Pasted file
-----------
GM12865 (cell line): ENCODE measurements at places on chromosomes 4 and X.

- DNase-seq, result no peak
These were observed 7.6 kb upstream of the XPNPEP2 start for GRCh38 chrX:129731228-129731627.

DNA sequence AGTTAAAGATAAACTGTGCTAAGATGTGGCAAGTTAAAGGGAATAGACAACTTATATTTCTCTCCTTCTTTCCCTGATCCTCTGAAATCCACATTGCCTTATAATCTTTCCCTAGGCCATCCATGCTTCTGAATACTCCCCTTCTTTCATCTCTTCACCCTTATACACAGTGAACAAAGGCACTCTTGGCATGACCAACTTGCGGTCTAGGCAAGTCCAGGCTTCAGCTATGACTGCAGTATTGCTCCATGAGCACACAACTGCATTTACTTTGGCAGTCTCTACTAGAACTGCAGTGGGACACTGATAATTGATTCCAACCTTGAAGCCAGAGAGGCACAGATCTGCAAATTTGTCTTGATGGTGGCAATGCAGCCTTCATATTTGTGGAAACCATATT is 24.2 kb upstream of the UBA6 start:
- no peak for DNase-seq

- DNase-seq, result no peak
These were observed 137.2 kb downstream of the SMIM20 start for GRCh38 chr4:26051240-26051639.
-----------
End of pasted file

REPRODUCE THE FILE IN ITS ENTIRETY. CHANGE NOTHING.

GM12865 (cell line): ENCODE measurements at places on chromosomes 4 and X.

- DNase-seq, result no peak
These were observed 7.6 kb upstream of the XPNPEP2 start for GRCh38 chrX:129731228-129731627.

DNA sequence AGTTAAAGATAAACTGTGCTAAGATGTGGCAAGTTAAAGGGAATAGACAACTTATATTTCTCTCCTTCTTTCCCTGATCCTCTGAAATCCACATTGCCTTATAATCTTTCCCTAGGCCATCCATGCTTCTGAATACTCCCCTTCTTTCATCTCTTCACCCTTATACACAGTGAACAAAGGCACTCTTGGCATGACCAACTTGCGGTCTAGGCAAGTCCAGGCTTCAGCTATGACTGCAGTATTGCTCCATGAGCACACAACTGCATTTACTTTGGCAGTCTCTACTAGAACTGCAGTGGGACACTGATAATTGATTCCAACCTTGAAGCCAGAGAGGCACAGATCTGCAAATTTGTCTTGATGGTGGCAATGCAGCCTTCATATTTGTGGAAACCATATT is 24.2 kb upstream of the UBA6 start:
- no peak for DNase-seq

- DNase-seq, result no peak
These were observed 137.2 kb downstream of the SMIM20 start for GRCh38 chr4:26051240-26051639.